A key revenue-generating strategy for Silence has been to partner out its delivery approaches in non-core areas, and it has found a number of companies, including Miragen Therapeutics and InteRNA Technolgies, willing to evaluate its technologies in hopes that formal licensing arrangements will follow.
During a conference call held this week to discuss its 2011 financial results, Silence's management said that the company expects to ink more of these agreements during 2012 as it seeks a partner for Atu027, but CFO Max Herrmann cautioned that these deals are unlikely to close in time to generate significant revenues before the end of the third quarter.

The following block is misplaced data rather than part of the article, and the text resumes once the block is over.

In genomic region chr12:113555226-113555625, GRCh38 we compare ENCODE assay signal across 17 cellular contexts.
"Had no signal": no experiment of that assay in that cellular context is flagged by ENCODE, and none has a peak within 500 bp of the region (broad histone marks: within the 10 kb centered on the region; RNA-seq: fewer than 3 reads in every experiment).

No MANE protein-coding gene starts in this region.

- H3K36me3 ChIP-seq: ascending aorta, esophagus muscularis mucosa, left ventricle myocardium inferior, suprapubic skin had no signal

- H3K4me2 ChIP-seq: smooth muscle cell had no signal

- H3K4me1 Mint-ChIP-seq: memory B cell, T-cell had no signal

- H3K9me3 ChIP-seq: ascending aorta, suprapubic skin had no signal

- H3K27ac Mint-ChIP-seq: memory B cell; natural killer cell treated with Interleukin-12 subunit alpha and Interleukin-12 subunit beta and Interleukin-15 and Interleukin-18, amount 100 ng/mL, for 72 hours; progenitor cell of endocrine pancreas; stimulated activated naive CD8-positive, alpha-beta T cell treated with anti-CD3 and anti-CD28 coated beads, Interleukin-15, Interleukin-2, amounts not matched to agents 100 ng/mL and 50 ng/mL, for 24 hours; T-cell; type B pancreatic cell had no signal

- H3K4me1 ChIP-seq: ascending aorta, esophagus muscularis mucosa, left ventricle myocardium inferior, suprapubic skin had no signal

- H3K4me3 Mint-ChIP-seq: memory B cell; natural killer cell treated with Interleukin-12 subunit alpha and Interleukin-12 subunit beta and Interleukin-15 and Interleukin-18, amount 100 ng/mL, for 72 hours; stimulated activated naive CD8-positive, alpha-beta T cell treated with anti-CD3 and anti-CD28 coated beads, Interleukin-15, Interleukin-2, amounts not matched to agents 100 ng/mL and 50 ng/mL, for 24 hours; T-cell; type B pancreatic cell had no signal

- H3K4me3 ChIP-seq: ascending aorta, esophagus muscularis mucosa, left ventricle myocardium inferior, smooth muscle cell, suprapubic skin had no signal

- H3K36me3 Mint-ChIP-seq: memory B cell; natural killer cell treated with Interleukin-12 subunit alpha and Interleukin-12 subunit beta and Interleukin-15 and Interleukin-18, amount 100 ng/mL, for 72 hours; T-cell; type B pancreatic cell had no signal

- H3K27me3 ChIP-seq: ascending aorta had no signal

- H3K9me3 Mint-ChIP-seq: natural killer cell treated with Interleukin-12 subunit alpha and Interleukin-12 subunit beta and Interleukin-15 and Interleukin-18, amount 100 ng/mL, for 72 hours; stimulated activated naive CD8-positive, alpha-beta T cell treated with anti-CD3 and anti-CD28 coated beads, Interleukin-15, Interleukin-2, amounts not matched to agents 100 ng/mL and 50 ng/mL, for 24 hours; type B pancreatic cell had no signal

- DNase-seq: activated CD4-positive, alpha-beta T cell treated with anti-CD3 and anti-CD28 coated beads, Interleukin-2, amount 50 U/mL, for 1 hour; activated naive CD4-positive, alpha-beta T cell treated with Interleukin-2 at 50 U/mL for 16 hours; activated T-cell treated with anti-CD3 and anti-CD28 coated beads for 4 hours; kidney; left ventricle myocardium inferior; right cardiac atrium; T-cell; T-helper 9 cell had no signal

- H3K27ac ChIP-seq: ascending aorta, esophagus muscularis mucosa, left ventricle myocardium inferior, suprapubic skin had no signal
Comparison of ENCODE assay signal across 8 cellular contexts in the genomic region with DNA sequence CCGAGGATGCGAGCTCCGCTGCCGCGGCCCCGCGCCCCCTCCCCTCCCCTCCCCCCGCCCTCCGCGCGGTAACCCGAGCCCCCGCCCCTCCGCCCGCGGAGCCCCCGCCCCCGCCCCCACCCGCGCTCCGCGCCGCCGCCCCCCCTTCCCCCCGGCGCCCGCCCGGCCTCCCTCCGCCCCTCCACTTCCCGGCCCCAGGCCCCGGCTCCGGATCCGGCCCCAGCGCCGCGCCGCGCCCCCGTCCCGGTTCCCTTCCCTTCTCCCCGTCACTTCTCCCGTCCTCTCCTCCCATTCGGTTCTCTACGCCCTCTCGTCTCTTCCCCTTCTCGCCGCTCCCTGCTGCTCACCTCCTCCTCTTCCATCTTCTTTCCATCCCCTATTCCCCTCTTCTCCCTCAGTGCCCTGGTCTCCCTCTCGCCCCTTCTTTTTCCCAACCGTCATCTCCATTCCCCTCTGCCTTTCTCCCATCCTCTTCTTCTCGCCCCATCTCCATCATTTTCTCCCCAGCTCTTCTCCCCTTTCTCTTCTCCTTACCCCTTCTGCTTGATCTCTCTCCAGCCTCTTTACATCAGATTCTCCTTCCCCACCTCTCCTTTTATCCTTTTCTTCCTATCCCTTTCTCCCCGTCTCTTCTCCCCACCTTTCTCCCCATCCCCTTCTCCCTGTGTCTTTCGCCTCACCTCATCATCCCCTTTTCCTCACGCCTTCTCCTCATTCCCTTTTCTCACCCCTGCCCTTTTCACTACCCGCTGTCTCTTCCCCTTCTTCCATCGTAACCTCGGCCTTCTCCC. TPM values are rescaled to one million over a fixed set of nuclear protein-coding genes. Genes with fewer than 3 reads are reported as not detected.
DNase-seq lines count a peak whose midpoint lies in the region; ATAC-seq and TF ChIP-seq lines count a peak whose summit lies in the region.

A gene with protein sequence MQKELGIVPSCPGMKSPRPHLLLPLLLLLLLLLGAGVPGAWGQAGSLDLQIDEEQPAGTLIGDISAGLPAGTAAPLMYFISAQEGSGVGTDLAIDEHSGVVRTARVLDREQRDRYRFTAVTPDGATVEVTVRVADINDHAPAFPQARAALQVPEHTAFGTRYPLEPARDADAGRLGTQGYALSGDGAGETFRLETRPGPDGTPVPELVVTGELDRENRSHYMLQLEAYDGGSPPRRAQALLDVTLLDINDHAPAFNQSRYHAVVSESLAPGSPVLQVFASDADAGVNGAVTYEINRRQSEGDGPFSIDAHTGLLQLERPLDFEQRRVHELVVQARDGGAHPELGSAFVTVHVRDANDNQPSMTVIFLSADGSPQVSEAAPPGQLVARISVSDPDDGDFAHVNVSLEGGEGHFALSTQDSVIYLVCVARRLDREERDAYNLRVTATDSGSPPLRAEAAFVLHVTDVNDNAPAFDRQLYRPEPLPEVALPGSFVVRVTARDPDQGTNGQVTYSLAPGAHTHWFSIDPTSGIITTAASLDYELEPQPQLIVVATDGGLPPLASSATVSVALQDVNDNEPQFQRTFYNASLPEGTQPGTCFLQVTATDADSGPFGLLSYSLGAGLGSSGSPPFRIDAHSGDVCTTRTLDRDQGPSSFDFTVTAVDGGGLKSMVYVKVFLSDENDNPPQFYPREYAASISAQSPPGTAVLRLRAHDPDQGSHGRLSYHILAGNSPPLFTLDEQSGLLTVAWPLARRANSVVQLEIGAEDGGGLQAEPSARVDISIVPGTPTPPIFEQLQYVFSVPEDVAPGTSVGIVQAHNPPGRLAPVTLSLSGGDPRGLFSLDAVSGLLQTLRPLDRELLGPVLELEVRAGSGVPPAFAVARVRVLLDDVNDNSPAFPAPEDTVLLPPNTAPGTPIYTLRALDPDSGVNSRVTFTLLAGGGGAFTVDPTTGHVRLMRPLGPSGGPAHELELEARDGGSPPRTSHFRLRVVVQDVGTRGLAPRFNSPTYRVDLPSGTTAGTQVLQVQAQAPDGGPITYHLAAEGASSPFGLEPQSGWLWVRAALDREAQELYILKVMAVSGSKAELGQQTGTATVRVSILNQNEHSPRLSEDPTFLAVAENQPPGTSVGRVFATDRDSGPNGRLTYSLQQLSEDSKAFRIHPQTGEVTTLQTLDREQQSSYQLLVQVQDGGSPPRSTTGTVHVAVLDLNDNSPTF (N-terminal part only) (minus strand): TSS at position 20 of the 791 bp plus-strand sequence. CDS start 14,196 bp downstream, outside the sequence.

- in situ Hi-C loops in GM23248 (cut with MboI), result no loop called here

As such, Silence is looking to other possible sources of income, such as “grants from the large research charities,” CEO Tony Sedgwick noted in a statement.
Meanwhile, Silence continues to wait to see if it will receive milestones tied to Quark Pharmaceuticals' RNAi drug QPI-1002.
QPI-1002 is a p53 inhibitor in phase II testing for the prevention of ischemia-reperfusion-induced kidney injury in patients removed from a cardiopulmonary bypass pump, and the treatment of delayed graft function in patients whose blood flow is re-established to a transplanted kidney. Both trials are slated to wrap up this year.
Novartis holds options to the drug, and if it chooses to exercise them, Silence stands to receive this year as much as $11 million in milestones — around $7 million on the kidney injury indication and nearly $4 million on the delayed graft function indication, according to Herrmann.